Emma Lewell-Buck has become the latest Labour MP to be ‘triggered’ by party members in South Shields wanting to hold a full selection contest rather than automatically reselect their current representative as a parliamentary candidate.
But the result is possibly the most controversial yet, and is likely to be challenged. It was produced because a party branch – the one that saw the threshold for ‘triggering’ met – had its trigger ballot rerun following a tie, and a single vote made the difference.
It has been claimed that a councillor who opposes Lewell-Buck “helped” an elderly member complete their ballot paper in the second round of votes, which then generated a result in favour – by a majority of one – of triggering the sitting MP.
“It’s the usual behaviour we’ve come to expect in our CLP,” one local source told LabourList.
South Shields Labour consists of ten branches. Of those five that have voted so far, one opted to reselect, three to trigger, and another branch (Whitburn and Marsden) on Monday night offered a draw – but after the vote was rerun it turned into one in favour of triggering.
Trigger ballot guidelines state: “In the event of a tie the ballot will be retaken. Should a further tie result, the branch will not express a preference for or against reselection.”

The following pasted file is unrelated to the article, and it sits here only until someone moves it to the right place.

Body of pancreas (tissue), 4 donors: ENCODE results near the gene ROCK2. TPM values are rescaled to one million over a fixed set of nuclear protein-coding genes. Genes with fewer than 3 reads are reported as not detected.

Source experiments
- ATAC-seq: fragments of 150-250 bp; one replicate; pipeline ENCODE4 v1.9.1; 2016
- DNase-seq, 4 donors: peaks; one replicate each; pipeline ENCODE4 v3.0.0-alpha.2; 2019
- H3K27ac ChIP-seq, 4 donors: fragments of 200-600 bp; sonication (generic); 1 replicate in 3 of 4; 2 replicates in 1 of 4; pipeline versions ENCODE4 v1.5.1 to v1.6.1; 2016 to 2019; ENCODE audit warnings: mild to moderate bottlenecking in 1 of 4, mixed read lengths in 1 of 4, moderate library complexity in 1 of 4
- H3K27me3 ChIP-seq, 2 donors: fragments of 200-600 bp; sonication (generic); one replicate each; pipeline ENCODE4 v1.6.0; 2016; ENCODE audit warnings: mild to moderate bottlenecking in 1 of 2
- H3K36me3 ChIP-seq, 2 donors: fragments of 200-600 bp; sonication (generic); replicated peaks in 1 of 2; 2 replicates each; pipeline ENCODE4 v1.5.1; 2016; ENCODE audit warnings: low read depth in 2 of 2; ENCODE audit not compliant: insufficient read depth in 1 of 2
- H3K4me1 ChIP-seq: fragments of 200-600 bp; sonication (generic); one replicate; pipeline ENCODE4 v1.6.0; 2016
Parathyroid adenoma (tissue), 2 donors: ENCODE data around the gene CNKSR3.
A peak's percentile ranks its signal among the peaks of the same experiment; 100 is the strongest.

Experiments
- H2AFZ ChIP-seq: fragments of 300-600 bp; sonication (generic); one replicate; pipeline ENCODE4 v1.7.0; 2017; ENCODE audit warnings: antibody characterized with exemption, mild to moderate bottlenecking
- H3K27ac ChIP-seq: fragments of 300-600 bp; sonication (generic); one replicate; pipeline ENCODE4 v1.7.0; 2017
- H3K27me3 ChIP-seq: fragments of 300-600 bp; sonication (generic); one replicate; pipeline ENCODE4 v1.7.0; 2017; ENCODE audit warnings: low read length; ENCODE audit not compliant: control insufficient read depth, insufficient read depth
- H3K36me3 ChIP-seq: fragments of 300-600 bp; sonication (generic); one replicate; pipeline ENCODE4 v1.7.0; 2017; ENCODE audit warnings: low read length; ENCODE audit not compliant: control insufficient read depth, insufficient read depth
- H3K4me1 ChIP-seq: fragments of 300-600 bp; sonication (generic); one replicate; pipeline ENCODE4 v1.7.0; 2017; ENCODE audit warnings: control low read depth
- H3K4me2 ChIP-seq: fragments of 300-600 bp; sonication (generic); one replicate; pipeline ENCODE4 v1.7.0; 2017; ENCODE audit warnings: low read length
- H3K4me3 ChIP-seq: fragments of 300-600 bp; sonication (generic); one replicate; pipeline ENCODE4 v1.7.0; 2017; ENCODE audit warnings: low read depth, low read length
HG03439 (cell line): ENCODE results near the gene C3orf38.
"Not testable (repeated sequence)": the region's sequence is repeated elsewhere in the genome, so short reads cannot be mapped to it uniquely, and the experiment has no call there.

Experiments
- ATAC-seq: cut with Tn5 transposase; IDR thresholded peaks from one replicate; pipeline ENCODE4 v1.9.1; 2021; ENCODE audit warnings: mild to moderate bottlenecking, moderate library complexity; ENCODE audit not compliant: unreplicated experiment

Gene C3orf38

Several local sources note that Lewell-Buck’s detractors have been campaigning hard against her reselection and have stood directly outside of meeting venues to apply pressure accordingly.
A Labour source said: “This move has come from the right in the CLP, not the left. Triggers are about democracy and many members wish to hold selections so they can have a say in who represents them.”
But the political divide in the CLP is not thought to run especially along traditional factional lines, instead being more particular to the politics of the local area in South Tyneside.
Lewell-Buck, the MP for South Shields, has experienced long-standing issues with a number of activists in the CLP, particularly members of the current executive committee. She has previously complained to the party of bullying by local councillors.
Allegations of bullying as well as vote-rigging led to the CLP being suspended three years ago, then put in special measures. Although these measures have been lifted, due to the history and ongoing tensions a regional board rep was appointed to oversee every branch meeting conducting a trigger ballot vote.
Update, 8th October: LabourList understands that the rep was present at the meeting on Monday evening and did not find fault with the way that the rerun vote was conducted.
Commenting on the latest ‘triggering’, a Labour spokesperson said: “Under longstanding party rules, reselection processes have to be held in between general elections. This has happened before every general election since 2001, apart from the 2017 snap election.
“These are taking place in every Labour-held constituency across the country and in any reselection the sitting MP is automatically on the ballot paper.”